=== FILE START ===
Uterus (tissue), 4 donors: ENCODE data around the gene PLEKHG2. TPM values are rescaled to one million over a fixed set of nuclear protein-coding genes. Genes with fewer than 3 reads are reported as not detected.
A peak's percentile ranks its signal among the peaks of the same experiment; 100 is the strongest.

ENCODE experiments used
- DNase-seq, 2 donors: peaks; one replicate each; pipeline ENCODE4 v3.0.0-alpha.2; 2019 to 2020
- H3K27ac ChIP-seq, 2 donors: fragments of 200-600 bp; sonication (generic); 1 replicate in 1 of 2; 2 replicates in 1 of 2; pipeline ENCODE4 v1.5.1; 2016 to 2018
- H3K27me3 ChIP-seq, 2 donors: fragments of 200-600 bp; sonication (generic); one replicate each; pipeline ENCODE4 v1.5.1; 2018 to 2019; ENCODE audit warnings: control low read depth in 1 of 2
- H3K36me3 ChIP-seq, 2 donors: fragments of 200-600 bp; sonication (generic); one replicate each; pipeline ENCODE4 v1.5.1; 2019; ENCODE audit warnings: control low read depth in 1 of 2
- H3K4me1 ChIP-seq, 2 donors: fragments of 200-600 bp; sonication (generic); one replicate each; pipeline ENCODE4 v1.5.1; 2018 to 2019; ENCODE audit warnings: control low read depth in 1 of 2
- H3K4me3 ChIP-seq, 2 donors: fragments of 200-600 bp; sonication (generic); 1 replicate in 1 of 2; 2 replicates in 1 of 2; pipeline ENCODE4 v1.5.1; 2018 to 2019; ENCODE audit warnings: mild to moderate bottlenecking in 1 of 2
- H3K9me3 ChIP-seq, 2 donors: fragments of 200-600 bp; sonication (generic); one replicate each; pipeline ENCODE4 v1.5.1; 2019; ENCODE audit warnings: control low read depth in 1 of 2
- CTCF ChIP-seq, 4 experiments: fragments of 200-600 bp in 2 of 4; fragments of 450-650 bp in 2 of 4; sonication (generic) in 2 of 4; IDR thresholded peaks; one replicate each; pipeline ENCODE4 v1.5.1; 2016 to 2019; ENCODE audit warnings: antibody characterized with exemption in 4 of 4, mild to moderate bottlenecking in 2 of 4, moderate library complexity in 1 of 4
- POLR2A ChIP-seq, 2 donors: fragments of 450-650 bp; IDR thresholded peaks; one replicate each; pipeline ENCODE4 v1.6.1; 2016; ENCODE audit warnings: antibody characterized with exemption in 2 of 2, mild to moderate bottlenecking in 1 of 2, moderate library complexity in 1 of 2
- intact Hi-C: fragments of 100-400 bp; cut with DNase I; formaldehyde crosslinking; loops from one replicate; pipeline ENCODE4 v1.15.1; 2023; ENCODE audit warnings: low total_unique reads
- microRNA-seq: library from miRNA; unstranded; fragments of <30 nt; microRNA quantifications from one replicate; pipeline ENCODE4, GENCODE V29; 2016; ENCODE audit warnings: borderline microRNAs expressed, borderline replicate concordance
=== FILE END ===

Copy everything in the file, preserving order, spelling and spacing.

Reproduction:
Uterus (tissue), 4 donors: ENCODE data around the gene PLEKHG2. TPM values are rescaled to one million over a fixed set of nuclear protein-coding genes. Genes with fewer than 3 reads are reported as not detected.
A peak's percentile ranks its signal among the peaks of the same experiment; 100 is the strongest.

ENCODE experiments used
- DNase-seq, 2 donors: peaks; one replicate each; pipeline ENCODE4 v3.0.0-alpha.2; 2019 to 2020
- H3K27ac ChIP-seq, 2 donors: fragments of 200-600 bp; sonication (generic); 1 replicate in 1 of 2; 2 replicates in 1 of 2; pipeline ENCODE4 v1.5.1; 2016 to 2018
- H3K27me3 ChIP-seq, 2 donors: fragments of 200-600 bp; sonication (generic); one replicate each; pipeline ENCODE4 v1.5.1; 2018 to 2019; ENCODE audit warnings: control low read depth in 1 of 2
- H3K36me3 ChIP-seq, 2 donors: fragments of 200-600 bp; sonication (generic); one replicate each; pipeline ENCODE4 v1.5.1; 2019; ENCODE audit warnings: control low read depth in 1 of 2
- H3K4me1 ChIP-seq, 2 donors: fragments of 200-600 bp; sonication (generic); one replicate each; pipeline ENCODE4 v1.5.1; 2018 to 2019; ENCODE audit warnings: control low read depth in 1 of 2
- H3K4me3 ChIP-seq, 2 donors: fragments of 200-600 bp; sonication (generic); 1 replicate in 1 of 2; 2 replicates in 1 of 2; pipeline ENCODE4 v1.5.1; 2018 to 2019; ENCODE audit warnings: mild to moderate bottlenecking in 1 of 2
- H3K9me3 ChIP-seq, 2 donors: fragments of 200-600 bp; sonication (generic); one replicate each; pipeline ENCODE4 v1.5.1; 2019; ENCODE audit warnings: control low read depth in 1 of 2
- CTCF ChIP-seq, 4 experiments: fragments of 200-600 bp in 2 of 4; fragments of 450-650 bp in 2 of 4; sonication (generic) in 2 of 4; IDR thresholded peaks; one replicate each; pipeline ENCODE4 v1.5.1; 2016 to 2019; ENCODE audit warnings: antibody characterized with exemption in 4 of 4, mild to moderate bottlenecking in 2 of 4, moderate library complexity in 1 of 4
- POLR2A ChIP-seq, 2 donors: fragments of 450-650 bp; IDR thresholded peaks; one replicate each; pipeline ENCODE4 v1.6.1; 2016; ENCODE audit warnings: antibody characterized with exemption in 2 of 2, mild to moderate bottlenecking in 1 of 2, moderate library complexity in 1 of 2
- intact Hi-C: fragments of 100-400 bp; cut with DNase I; formaldehyde crosslinking; loops from one replicate; pipeline ENCODE4 v1.15.1; 2023; ENCODE audit warnings: low total_unique reads
- microRNA-seq: library from miRNA; unstranded; fragments of <30 nt; microRNA quantifications from one replicate; pipeline ENCODE4, GENCODE V29; 2016; ENCODE audit warnings: borderline microRNAs expressed, borderline replicate concordance